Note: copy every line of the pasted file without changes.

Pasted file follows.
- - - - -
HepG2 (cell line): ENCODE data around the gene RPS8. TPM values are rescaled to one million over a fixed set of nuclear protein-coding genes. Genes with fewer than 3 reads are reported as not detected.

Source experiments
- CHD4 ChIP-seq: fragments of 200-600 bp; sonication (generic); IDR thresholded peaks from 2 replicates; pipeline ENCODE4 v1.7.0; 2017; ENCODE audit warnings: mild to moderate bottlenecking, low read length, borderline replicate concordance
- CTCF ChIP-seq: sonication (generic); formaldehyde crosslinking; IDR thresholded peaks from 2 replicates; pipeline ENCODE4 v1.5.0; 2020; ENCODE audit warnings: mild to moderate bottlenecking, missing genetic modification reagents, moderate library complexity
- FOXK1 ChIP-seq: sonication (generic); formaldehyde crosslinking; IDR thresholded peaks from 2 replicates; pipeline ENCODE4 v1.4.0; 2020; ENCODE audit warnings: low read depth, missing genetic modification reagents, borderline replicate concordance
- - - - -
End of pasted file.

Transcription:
HepG2 (cell line): ENCODE data around the gene RPS8. TPM values are rescaled to one million over a fixed set of nuclear protein-coding genes. Genes with fewer than 3 reads are reported as not detected.

Source experiments
- CHD4 ChIP-seq: fragments of 200-600 bp; sonication (generic); IDR thresholded peaks from 2 replicates; pipeline ENCODE4 v1.7.0; 2017; ENCODE audit warnings: mild to moderate bottlenecking, low read length, borderline replicate concordance
- CTCF ChIP-seq: sonication (generic); formaldehyde crosslinking; IDR thresholded peaks from 2 replicates; pipeline ENCODE4 v1.5.0; 2020; ENCODE audit warnings: mild to moderate bottlenecking, missing genetic modification reagents, moderate library complexity
- FOXK1 ChIP-seq: sonication (generic); formaldehyde crosslinking; IDR thresholded peaks from 2 replicates; pipeline ENCODE4 v1.4.0; 2020; ENCODE audit warnings: low read depth, missing genetic modification reagents, borderline replicate concordance